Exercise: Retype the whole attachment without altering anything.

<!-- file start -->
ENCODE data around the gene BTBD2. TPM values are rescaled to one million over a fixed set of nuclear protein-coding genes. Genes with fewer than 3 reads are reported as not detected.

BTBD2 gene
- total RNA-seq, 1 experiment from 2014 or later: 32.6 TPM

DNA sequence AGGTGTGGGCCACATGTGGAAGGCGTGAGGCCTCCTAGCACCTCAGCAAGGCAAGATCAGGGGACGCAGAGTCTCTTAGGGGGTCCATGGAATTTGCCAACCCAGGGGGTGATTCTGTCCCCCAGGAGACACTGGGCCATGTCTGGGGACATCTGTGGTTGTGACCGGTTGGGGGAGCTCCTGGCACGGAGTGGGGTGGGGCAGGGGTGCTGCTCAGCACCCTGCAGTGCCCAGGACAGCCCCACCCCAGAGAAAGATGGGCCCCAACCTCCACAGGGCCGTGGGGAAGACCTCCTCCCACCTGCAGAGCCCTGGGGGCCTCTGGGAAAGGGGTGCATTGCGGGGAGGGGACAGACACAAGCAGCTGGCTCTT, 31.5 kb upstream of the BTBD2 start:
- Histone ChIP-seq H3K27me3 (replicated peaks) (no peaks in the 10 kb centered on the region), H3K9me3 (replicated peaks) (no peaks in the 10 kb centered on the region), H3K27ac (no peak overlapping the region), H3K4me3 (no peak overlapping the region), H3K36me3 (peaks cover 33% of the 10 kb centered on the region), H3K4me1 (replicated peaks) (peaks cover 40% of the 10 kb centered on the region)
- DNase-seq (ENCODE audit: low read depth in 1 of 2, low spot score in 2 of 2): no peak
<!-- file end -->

ENCODE data around the gene BTBD2. TPM values are rescaled to one million over a fixed set of nuclear protein-coding genes. Genes with fewer than 3 reads are reported as not detected.

BTBD2 gene
- total RNA-seq, 1 experiment from 2014 or later: 32.6 TPM

DNA sequence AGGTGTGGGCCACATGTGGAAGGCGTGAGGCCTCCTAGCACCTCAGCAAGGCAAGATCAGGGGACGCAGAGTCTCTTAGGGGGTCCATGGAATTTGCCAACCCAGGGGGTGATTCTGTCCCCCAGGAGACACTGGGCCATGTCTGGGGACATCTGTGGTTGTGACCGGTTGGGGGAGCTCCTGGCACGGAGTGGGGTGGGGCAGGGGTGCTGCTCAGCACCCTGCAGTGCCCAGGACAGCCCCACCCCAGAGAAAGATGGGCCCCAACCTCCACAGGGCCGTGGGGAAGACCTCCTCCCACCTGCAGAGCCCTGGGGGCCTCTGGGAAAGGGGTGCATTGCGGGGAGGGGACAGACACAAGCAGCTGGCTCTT, 31.5 kb upstream of the BTBD2 start:
- Histone ChIP-seq H3K27me3 (replicated peaks) (no peaks in the 10 kb centered on the region), H3K9me3 (replicated peaks) (no peaks in the 10 kb centered on the region), H3K27ac (no peak overlapping the region), H3K4me3 (no peak overlapping the region), H3K36me3 (peaks cover 33% of the 10 kb centered on the region), H3K4me1 (replicated peaks) (peaks cover 40% of the 10 kb centered on the region)
- DNase-seq (ENCODE audit: low read depth in 1 of 2, low spot score in 2 of 2): no peak